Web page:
To spread the word, Milam says he reached out to the biggest dealers he knew and gave them each a quarter pound of Girl Scout Cookies to hand out to customers as a sample. Smokers loved the strain, but when they asked for more, their dealers were dry. “That’s what broke Cookies hard,” Milam says. The limited supply “created a hype around it,” he says, “just like Jordans.” In 2011, Milam capitalized on the strain’s notoriety by starting a brand called Cookies SF, which sold streetwear and eventually smoker’s tackle items, like rolling trays.
Milam began to hang out and record with rap’s stoner icons: Wiz Khalifa, Snoop Dogg, Curren$y, B-Real from Cypress Hill. He says he never asked rappers to mention his strains, but soon enough, Girl Scout Cookies began showing up in rap lyrics. Wiz Khalifa signed Milam to his label, Taylor Gang Entertainment, and invited him on tour. Milam wasn’t allowed to perform, though. So during other artists’ sets, he would walk through the crowd, “slanging trays and jars” directly to fans, “like a hot dog or peanut guy.” He says he would clear $3,000 in merch sales a day. The other artists made fun of him for not chasing after groupies and enjoying himself, but when the tour was in Texas, Milam showed up wearing a Rolex he bought from the legendary Houston jeweler Johnny Dang. The jokes at his expense stopped.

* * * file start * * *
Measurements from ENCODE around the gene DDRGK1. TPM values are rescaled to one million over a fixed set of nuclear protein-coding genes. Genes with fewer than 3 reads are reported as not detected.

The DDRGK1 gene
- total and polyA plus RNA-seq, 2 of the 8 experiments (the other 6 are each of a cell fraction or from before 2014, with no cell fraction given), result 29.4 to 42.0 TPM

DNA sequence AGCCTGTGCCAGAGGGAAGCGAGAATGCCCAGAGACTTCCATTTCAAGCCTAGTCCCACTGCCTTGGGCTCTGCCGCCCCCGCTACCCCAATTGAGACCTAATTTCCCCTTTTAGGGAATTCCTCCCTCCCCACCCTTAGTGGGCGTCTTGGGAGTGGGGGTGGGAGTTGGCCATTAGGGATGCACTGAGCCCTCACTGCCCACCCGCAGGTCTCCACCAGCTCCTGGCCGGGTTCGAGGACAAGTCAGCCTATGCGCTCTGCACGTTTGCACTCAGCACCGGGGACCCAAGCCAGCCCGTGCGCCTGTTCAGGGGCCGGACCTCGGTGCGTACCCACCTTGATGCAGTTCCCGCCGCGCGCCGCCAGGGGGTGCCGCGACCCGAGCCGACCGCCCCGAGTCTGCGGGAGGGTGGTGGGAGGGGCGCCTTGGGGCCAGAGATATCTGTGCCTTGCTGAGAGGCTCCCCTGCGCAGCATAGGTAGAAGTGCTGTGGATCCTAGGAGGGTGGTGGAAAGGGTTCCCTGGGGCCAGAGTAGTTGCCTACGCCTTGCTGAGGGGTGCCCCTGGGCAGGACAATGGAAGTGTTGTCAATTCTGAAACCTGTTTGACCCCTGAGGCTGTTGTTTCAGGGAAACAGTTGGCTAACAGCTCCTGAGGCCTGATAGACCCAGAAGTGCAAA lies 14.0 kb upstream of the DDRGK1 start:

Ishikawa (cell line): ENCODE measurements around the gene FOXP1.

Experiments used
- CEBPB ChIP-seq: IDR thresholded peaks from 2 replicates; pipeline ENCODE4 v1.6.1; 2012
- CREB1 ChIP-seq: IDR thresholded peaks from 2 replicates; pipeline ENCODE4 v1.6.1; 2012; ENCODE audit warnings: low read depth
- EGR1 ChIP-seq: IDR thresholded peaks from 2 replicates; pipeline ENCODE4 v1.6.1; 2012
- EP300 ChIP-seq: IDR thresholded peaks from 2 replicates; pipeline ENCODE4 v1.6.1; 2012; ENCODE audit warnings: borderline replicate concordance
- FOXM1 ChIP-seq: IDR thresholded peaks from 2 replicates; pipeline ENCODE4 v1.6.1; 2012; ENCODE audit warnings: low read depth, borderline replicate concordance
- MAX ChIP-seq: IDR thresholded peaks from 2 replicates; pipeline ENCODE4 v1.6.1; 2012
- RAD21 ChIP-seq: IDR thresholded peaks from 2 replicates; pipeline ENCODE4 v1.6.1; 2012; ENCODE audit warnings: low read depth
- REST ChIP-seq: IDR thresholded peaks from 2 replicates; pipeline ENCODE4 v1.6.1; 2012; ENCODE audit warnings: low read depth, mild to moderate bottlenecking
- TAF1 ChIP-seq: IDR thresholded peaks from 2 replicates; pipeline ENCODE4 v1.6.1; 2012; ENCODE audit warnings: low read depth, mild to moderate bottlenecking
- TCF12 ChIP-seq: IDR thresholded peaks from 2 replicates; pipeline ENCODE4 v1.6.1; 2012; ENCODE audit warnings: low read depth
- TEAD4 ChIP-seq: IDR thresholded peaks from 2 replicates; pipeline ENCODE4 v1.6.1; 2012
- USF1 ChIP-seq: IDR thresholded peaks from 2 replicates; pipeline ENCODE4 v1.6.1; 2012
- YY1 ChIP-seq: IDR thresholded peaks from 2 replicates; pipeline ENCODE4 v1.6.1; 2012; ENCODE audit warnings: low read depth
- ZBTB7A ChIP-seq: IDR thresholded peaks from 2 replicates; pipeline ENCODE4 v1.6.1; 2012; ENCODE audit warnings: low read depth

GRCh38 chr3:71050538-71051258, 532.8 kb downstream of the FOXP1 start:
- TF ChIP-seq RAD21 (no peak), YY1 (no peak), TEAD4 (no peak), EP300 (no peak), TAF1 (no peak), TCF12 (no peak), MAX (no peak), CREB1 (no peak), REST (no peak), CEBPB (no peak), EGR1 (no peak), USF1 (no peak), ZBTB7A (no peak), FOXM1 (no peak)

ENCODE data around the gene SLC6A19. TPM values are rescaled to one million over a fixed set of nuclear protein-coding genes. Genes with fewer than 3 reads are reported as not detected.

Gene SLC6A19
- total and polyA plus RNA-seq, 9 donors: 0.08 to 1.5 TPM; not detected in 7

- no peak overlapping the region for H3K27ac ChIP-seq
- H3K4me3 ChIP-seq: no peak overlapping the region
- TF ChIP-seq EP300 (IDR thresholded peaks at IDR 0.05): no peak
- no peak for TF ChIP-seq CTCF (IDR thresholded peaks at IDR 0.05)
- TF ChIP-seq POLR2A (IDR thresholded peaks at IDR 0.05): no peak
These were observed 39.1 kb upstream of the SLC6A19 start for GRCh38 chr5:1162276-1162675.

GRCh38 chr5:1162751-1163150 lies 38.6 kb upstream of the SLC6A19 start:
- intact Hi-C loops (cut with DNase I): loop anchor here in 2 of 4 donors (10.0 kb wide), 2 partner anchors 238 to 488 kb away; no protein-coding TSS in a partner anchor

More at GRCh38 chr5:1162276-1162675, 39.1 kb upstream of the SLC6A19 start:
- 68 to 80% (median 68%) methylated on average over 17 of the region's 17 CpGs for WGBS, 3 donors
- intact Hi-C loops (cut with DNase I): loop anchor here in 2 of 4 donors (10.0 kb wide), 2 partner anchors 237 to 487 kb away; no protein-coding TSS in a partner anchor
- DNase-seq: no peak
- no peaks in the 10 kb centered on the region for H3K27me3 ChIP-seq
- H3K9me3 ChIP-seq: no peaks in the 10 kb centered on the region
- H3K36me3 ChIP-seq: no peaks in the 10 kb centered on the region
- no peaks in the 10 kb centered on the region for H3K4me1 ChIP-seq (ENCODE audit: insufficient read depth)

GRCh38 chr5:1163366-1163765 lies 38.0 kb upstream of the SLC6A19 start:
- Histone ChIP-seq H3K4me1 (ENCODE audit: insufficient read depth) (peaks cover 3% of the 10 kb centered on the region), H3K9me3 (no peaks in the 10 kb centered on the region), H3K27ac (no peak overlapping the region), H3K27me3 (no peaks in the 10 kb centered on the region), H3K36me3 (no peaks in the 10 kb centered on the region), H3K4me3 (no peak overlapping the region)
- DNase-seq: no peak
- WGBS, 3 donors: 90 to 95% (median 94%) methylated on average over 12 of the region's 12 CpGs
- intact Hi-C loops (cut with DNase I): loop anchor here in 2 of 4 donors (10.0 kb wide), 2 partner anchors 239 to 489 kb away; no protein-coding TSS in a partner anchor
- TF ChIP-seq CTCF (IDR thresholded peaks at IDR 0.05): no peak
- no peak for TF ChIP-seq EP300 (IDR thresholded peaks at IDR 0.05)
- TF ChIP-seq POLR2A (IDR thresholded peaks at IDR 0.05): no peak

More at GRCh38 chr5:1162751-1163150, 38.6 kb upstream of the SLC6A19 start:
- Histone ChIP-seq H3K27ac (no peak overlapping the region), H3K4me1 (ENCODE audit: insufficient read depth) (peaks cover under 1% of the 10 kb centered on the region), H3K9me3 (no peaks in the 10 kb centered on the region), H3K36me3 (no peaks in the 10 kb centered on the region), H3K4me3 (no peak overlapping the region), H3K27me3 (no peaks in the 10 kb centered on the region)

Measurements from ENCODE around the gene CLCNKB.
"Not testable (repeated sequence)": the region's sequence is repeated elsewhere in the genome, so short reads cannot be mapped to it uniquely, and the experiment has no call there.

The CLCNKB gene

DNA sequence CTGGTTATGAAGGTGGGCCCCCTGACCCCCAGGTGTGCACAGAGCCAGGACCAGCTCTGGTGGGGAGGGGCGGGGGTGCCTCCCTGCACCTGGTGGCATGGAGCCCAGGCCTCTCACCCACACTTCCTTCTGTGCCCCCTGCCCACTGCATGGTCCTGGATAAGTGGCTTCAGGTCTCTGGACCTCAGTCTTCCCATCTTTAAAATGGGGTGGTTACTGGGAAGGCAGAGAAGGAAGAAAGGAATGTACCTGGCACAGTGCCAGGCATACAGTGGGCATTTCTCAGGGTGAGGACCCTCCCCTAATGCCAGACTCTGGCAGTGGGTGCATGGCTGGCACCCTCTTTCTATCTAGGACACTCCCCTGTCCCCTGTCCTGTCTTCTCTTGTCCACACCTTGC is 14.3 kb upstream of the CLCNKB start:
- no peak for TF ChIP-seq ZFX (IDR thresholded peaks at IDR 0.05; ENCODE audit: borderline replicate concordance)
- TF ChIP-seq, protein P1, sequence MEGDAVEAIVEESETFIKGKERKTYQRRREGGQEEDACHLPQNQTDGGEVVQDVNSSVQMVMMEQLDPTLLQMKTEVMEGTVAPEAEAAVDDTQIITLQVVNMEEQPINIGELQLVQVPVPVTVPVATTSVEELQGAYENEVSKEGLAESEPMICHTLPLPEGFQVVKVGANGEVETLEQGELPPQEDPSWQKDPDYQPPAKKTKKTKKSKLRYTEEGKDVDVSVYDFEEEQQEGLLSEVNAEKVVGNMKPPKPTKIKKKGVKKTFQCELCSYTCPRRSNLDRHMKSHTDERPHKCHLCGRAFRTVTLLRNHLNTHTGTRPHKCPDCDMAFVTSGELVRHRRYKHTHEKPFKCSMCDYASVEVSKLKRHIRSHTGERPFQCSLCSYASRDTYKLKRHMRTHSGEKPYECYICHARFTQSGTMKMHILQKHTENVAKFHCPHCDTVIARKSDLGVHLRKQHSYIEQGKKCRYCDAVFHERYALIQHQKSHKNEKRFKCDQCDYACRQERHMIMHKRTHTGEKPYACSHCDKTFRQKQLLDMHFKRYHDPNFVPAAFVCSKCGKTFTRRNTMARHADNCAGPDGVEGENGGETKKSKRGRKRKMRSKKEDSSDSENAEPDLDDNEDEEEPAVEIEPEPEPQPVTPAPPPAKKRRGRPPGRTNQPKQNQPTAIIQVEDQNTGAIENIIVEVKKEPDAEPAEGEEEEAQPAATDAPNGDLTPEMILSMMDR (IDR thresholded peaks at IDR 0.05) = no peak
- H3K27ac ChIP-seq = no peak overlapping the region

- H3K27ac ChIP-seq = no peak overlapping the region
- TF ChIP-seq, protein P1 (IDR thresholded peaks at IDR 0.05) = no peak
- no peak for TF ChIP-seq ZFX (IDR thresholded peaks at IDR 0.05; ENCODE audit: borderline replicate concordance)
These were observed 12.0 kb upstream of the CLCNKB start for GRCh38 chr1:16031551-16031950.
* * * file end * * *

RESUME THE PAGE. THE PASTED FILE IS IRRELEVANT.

Throughout his rise, Milam was an active participant in the black market, with all that it entailed. “It was scary,” he said. “It was like ‘Ozark.’” The risk of robbery was ever-present. He sometimes acted as a middleman, connecting dealers with growers in Northern California, and people on either side could resort to violence if a deal went south. A path out of the black market appeared on the horizon as legalization began to spread across the country, starting with Colorado voting in 2012 to legalize recreational marijuana sales. Legal weed was coming to America, and Milam wanted in. He had name recognition and access to a steady supply of new strains through Jai. What he did not have was a functioning company.